Imagine a 24by24 chessboard. Now suppose you started counting all of the "subsquares" on that board, squares of lengths 1 through 24 found by tracing the sides of the squares of the big board. To remind you how many subsquares you've counted, you make a pile of little squares of all equal size (which you just happen to have lying around), one little square for each subsquare.
It turns out that these little squares can be put together, edge to edge, to form an even bigger chessboard.
What is the length of each side of the giant chessboard?
There can be squares that start at the full size of the 24x24 board, 23x23, 22x22, etc. down to 1x1. There's only one 24x24 squarethat's the whole thing. With a 23x23 square, the upper left corner can be placed at any of 2x2 intersections (including the top left of the original board). A 22x22 square can be placed in 3x3 positions, etc.
These add up as shown in the following table:
1 (24) 1 1 1.0000
2 (23) 4 5 2.2361
3 (22) 9 14 3.7417
4 (21) 16 30 5.4772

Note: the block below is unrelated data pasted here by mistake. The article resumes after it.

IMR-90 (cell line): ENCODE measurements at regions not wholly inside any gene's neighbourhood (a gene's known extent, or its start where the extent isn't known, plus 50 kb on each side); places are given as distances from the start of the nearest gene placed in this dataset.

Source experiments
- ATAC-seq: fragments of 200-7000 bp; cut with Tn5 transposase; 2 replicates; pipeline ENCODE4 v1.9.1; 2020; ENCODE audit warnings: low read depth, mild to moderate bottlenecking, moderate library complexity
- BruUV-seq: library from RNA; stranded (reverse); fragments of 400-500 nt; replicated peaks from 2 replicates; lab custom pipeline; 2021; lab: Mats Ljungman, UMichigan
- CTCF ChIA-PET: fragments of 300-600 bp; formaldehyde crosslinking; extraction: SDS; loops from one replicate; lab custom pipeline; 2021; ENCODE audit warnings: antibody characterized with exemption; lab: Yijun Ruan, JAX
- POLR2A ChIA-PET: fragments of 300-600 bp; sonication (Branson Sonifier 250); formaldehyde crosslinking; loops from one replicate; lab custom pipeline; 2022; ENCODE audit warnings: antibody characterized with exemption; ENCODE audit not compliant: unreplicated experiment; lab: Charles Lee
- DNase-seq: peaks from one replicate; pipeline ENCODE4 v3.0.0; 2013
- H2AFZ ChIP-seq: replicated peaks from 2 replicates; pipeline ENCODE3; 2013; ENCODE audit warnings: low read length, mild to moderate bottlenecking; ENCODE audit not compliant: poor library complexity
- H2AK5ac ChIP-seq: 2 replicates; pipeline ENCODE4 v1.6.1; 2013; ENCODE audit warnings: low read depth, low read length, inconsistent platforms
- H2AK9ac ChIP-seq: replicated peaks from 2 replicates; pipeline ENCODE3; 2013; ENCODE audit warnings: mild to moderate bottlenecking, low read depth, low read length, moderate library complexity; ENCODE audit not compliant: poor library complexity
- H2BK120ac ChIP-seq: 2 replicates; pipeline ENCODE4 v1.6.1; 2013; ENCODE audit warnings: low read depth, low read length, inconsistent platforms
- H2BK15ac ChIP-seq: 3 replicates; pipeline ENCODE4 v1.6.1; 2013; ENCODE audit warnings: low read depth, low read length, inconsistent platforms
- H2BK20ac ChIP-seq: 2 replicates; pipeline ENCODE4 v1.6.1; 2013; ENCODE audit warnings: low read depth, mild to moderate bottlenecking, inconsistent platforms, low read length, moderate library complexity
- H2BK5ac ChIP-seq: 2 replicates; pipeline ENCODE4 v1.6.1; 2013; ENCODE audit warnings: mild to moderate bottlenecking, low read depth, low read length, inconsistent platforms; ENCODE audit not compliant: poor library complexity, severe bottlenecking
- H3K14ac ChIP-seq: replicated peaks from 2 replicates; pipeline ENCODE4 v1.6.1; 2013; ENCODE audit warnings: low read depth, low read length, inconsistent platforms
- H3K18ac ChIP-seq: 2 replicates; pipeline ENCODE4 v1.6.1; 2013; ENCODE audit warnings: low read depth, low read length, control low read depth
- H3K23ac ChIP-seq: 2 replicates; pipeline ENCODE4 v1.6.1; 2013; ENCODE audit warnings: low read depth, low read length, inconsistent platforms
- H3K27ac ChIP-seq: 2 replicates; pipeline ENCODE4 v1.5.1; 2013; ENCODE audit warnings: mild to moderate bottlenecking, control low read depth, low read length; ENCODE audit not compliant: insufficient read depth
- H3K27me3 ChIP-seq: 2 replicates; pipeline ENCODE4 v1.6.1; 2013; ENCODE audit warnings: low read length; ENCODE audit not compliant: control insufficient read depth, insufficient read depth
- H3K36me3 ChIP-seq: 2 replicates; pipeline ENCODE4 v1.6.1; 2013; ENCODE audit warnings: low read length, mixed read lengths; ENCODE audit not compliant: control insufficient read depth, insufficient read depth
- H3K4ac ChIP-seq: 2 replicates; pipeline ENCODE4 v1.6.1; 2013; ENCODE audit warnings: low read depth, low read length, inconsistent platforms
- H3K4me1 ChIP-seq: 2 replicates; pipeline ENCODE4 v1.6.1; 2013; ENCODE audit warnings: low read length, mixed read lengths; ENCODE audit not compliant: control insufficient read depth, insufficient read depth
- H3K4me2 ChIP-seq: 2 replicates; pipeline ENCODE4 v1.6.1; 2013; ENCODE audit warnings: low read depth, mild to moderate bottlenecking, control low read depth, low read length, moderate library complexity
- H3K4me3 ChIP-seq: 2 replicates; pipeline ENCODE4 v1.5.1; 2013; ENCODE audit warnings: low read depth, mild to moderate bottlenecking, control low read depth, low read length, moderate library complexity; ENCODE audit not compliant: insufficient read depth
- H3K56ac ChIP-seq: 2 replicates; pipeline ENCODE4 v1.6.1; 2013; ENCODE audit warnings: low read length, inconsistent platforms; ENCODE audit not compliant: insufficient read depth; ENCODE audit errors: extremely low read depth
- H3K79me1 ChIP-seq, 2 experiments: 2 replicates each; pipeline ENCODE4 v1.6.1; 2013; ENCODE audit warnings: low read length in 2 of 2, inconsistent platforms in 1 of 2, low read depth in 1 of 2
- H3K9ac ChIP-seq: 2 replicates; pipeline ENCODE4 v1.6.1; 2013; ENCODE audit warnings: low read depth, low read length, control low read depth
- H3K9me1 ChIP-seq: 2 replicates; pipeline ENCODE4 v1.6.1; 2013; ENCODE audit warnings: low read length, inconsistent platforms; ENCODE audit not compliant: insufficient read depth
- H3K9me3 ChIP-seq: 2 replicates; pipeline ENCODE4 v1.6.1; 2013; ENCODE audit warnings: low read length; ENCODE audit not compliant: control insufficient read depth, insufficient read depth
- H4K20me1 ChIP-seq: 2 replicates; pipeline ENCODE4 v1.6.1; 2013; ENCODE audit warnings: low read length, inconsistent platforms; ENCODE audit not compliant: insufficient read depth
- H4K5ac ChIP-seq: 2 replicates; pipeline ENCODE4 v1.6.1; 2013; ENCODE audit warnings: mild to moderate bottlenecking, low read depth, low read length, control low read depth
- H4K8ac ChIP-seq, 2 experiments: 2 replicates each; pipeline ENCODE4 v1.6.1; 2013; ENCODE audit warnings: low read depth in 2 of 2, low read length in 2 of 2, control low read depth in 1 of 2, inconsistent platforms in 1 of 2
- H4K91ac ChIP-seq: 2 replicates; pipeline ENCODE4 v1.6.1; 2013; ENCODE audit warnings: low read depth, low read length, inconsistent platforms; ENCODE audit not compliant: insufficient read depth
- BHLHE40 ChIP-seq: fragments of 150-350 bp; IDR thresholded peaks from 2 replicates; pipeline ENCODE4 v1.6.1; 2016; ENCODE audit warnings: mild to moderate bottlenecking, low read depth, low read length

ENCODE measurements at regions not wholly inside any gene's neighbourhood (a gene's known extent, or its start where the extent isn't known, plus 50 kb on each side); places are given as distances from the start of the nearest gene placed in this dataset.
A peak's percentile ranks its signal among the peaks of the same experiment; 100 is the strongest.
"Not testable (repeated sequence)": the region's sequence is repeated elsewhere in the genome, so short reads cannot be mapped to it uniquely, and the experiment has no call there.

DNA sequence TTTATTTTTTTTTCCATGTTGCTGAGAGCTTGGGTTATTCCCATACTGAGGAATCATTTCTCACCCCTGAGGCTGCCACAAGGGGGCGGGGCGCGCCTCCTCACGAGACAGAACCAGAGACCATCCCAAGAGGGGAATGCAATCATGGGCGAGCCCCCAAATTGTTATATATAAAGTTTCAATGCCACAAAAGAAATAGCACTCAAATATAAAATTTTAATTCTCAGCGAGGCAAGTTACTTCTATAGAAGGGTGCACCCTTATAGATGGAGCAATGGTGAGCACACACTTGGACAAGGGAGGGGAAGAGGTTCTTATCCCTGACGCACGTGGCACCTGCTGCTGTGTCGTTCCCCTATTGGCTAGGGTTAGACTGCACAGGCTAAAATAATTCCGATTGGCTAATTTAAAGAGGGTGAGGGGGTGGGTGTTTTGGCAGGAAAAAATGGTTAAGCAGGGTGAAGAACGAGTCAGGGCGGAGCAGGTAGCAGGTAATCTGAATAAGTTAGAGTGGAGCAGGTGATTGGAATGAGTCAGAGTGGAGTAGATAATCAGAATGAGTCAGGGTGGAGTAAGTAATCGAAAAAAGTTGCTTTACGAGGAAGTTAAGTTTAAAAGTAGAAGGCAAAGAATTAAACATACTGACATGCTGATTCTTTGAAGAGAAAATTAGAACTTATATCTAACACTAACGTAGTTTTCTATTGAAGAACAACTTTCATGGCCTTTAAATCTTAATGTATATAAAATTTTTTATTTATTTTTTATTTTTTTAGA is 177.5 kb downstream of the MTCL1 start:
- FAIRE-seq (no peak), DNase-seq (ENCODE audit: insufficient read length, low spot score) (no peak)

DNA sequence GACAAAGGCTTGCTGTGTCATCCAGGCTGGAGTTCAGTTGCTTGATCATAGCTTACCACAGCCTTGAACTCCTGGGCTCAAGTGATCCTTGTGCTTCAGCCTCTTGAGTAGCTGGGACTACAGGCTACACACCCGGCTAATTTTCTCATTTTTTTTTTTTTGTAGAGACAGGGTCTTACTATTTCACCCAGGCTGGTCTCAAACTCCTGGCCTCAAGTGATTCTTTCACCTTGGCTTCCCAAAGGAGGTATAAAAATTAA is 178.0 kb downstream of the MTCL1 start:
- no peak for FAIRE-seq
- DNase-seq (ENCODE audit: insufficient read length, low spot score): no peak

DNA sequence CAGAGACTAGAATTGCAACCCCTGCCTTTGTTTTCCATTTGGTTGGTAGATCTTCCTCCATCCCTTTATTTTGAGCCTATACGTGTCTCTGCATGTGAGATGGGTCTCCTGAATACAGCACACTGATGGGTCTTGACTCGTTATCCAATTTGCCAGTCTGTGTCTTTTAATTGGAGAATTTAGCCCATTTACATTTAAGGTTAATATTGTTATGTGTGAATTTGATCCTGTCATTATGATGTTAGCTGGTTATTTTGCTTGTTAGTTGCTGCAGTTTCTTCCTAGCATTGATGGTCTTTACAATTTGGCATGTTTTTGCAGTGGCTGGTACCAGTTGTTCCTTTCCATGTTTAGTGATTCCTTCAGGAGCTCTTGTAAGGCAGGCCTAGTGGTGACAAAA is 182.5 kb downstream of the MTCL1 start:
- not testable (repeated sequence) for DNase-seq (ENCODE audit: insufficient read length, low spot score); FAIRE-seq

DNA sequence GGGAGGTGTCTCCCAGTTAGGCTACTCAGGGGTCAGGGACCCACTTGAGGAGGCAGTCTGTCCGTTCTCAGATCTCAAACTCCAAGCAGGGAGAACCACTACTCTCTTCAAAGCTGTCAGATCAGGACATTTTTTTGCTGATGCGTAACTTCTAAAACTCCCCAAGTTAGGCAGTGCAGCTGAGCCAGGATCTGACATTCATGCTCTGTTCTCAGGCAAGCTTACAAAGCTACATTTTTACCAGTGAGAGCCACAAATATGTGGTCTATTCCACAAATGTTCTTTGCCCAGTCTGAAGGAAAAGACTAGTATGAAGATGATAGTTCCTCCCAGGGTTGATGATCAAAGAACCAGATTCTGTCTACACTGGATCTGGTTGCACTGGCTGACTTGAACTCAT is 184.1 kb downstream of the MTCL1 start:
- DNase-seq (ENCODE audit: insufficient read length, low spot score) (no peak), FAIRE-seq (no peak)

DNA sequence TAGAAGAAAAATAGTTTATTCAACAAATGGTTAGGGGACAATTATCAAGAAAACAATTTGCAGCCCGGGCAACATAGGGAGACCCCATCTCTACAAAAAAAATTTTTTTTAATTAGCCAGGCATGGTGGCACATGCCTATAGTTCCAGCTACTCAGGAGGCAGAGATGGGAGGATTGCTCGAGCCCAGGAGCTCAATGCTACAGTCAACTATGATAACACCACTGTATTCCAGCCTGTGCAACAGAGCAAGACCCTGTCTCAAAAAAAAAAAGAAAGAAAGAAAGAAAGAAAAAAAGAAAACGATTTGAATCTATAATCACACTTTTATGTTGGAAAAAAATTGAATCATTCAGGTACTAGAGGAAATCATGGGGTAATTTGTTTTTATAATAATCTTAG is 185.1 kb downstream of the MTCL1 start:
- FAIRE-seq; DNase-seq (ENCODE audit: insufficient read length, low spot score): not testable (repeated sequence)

5 (20) 25 55 7.4162
6 (19) 36 91 9.5394
7 (18) 49 140 11.8322
8 (17) 64 204 14.2829
9 (16) 81 285 16.8819
10 (15) 100 385 19.6214
11 (14) 121 506 22.4944
12 (13) 144 650 25.4951
13 (12) 169 819 28.6182
14 (11) 196 1015 31.8591
15 (10) 225 1240 35.2136
16 ( 9) 256 1496 38.6782
17 ( 8) 289 1785 42.2493
18 ( 7) 324 2109 45.9239
19 ( 6) 361 2470 49.6991
20 ( 5) 400 2870 53.5724
21 ( 4) 441 3311 57.5413
22 ( 3) 484 3795 61.6036
23 ( 2) 529 4324 65.7571
24 ( 1) 576 4900 70.0000
Which shows the square size in parentheses.
These are listed by the size of the square of possible placement, the total possibilities for that size, the total thus far and that total's square root.
The first time there is a perfect square is indeed at line 24, so a size 24 board to begin with is the smallest for which this will work, and the final board is 70x70.

Posted by Charlie
on 20030630 03:20:17